The Keynesian tax-and-expenditure doctrine was at its low. Expenditure was no longer believed to be the driving force of the economy. Neoclassical ideology took over Keynesian ideology as the dominating economic paradigm. Riveting the academe was a new wave of classical macroeconomics, the likes of endogenous growth theory (technical change being affected by previous economic conditions).

It was believed that the ultimate engine of growth was productivity and technological progress. With the revolution in ideology that was happening, Congress and the Executive were not likely ideologically in favor of Keynesian economics. President Reagan himself – a known supply side advocate – signed the law and his ideology could not have been the reason.

The decade of the 1980s is also known for the extended economic growths of the US that started from 1982 to 1990. Whether this was the result of the use of neoclassical policies is debatable, remains unsettled and is beyond the scope of this essay. One thing is certain: Despite the dominance of supply-side and neoclassical economics ideology, the government still chose to insert a provision that is Keynesian in nature. The metaphor is that the government was not married to an ideology in sickness and in health. The government implemented neoclassical-inclined economic policies through the growth years of the 1980s. But it was also prepared to abandon and replace them with Keynesian policies if the economy stumbled. That is as pragmatic as pragmatism gets.

It is a sign of pragmatism to abandon an ideology in favor of another, given the current policy, when the forecast says that the economy is heading towards recession. But it may be foolish to abandon an ideology based on a forecast despite the debatable issues regarding forecasts. One issue of debate has to do with the reliability of forecasts. What if the CBO, OMB or BEA forecast the economy to be heading towards recession when it is actually the opposite? As such, the deferment of deficit reduction does not avoid a forecasted recession, but increases the actual growth that increases the probability of the economy over-expanding.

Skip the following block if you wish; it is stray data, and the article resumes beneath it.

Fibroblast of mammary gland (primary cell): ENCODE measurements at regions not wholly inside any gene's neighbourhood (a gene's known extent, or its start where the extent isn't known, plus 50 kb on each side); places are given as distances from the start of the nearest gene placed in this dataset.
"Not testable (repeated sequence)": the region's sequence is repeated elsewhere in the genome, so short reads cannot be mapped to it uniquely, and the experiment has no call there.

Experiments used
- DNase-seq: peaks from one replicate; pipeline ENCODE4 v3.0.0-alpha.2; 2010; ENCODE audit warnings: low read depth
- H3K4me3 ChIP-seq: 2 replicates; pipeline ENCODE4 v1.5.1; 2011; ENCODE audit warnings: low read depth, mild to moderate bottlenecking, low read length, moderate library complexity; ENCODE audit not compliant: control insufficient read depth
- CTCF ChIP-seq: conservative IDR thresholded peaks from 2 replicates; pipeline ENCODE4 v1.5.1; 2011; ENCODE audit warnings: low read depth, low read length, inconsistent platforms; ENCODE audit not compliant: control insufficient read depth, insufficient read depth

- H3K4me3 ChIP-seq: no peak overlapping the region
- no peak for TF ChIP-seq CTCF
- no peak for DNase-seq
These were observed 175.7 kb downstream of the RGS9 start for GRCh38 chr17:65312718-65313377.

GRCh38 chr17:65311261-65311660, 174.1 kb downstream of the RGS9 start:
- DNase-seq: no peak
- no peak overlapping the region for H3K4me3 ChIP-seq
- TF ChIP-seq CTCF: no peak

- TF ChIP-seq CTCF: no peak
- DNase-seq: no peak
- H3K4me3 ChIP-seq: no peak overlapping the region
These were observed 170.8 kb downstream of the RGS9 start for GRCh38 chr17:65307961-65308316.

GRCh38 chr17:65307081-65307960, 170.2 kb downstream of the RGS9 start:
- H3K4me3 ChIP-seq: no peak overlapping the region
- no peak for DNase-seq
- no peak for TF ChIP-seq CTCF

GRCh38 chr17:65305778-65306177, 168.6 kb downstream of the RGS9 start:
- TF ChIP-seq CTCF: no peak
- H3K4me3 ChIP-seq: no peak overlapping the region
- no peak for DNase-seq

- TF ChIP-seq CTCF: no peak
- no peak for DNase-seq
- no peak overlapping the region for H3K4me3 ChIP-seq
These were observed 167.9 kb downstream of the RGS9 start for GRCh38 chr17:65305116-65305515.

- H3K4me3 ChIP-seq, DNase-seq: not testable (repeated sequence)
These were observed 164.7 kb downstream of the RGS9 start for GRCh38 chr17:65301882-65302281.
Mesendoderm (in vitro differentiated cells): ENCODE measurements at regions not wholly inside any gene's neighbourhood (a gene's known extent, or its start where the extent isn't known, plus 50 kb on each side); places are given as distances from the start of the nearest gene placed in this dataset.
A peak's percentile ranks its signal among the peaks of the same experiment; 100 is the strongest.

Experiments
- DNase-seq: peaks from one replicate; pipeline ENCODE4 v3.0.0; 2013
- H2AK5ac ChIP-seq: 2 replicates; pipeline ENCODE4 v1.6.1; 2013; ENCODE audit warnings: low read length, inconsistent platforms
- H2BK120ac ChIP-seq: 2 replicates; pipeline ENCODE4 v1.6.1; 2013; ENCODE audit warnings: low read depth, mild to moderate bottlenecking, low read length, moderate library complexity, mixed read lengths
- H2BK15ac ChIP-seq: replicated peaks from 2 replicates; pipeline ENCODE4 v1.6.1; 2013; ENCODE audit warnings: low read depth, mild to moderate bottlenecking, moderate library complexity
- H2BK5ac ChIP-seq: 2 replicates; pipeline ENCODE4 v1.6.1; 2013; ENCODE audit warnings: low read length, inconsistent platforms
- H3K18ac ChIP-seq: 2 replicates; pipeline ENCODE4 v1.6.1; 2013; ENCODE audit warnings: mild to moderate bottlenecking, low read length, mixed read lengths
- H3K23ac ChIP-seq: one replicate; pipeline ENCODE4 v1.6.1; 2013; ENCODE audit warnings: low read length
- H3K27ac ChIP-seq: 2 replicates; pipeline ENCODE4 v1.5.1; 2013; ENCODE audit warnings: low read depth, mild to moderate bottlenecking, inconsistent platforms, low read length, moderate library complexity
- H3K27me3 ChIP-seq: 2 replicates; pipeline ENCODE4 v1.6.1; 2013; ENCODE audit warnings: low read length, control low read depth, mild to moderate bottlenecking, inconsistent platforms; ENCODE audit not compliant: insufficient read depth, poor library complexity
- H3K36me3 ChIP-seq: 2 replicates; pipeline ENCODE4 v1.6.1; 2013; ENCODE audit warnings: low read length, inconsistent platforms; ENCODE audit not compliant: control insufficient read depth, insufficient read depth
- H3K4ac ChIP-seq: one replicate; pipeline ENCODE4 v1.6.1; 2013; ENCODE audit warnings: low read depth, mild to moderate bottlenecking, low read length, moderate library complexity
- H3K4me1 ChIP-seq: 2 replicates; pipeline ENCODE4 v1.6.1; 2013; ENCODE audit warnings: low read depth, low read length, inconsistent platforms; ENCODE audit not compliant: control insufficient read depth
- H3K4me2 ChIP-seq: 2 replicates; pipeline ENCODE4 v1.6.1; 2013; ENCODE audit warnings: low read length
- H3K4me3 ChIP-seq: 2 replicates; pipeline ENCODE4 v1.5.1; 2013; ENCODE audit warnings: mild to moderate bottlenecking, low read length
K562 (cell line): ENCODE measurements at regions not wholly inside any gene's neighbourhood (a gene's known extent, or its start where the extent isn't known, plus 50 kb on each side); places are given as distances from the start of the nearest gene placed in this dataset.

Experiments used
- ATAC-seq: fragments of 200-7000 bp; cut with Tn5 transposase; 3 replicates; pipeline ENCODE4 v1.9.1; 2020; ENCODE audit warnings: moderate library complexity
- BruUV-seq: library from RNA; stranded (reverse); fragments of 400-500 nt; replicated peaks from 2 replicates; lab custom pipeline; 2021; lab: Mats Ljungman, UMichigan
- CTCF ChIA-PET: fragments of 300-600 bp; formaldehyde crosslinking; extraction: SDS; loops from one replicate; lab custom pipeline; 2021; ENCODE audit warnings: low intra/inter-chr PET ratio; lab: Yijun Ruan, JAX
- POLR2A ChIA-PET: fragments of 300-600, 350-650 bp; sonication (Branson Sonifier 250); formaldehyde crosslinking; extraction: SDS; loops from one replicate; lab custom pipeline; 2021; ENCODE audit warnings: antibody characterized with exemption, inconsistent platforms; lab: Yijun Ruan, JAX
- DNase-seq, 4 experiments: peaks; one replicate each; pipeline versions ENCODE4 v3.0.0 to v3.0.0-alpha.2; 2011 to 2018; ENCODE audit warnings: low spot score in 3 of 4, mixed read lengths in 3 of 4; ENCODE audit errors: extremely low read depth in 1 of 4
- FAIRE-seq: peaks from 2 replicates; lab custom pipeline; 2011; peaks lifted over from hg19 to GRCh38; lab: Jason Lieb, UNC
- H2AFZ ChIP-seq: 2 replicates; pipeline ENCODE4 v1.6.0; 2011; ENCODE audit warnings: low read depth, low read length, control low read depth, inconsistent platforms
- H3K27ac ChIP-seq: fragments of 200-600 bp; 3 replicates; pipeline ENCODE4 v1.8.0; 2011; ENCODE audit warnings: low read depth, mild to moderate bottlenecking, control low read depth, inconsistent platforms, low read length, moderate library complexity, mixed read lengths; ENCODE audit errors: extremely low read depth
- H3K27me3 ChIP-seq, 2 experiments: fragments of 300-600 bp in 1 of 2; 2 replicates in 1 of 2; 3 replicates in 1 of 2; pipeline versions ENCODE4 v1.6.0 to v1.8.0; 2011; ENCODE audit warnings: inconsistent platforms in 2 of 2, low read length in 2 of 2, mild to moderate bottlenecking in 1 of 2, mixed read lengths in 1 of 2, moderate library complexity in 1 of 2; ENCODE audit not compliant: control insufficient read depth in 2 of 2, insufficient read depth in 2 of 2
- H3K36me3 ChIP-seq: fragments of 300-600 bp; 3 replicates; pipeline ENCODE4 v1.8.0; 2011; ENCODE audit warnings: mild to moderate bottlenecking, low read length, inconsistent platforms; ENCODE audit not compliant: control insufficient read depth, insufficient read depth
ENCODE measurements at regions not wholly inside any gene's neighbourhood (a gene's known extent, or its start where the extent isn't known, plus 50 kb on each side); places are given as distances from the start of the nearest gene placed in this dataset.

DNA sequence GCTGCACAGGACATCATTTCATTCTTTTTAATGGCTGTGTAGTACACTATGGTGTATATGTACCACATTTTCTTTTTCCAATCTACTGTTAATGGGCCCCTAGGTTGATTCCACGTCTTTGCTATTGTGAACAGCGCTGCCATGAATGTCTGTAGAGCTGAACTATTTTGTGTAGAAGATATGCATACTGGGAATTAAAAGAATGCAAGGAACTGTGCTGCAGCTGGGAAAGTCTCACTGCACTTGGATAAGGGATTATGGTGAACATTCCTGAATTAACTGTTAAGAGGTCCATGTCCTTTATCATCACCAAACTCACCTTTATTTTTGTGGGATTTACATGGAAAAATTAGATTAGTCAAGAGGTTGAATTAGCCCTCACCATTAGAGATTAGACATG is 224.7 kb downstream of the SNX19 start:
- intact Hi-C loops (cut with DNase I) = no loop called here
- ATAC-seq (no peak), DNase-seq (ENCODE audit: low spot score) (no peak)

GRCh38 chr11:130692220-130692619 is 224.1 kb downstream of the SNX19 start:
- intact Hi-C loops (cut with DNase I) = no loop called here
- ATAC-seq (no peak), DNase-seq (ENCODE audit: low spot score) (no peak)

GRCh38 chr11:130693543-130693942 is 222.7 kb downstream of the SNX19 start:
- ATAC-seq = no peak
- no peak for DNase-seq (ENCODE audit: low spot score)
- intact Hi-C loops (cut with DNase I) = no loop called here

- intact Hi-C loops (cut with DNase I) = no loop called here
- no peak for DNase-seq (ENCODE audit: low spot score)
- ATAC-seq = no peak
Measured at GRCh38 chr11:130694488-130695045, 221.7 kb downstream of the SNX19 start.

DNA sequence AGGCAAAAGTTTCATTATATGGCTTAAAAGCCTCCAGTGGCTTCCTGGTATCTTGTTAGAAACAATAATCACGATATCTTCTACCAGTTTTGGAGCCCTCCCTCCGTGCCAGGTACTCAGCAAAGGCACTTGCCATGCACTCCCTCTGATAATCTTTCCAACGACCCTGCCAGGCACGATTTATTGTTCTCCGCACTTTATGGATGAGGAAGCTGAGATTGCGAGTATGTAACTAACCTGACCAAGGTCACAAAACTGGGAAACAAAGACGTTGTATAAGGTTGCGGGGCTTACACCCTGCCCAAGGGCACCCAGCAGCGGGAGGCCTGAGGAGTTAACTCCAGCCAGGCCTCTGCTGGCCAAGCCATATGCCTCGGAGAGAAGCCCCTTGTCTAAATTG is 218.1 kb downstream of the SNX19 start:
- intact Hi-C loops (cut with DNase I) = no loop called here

Still, the US government included the provision, and I argue that it was the pragmatic thing to do. Even if forecasts are not perfect, the government recognized that the scientific methods of the CBO, OMB and BEA are the closest they can get to crystal- ball forecasting. More so, the government decided to use the forecast to be able to determine whether it should stay true or be unfaithful to the prescription of neoclassical ideology.

Another issue of debate has to do with the timing of forecasts. That is: the CBO, OMB and BEA may flag future recessions accurately, but the flagging may be too late. This implies that deficit reduction may already have done its harm on the economy before the provision of the law makes its policy adjustments. More so, it may be too late so that the business cycle is already going out of recession and heading towards expansion. As such, the deferment of deficit reduction does not avoid the recession, but increases the upcoming growth that increases the probability of the economy over-expanding.

Indeed, policy adjustment may come in late, but there is value in this case in the proverbial saying that it is “better late than never.” It may come too late to avoid an upcoming economic contraction, but lateness may come handy to avoid a second wave of contraction. After all, a recession in one period does not guarantee an economic boom the next. So if the first wave of contraction is followed by expansion—and this is a big “if”— policy adjustment will lead to over-stimulation. If the first wave of contraction is followed by a standstill, deficit reduction will worsen what could have been a standstill to a second wave of contraction. Finally, if the first wave of contraction is followed by a second wave of another contraction, the deficit reduction will worsen what could have been an already extended recession. For a pragmatic point of view, better to over-stimulate than to over- drag.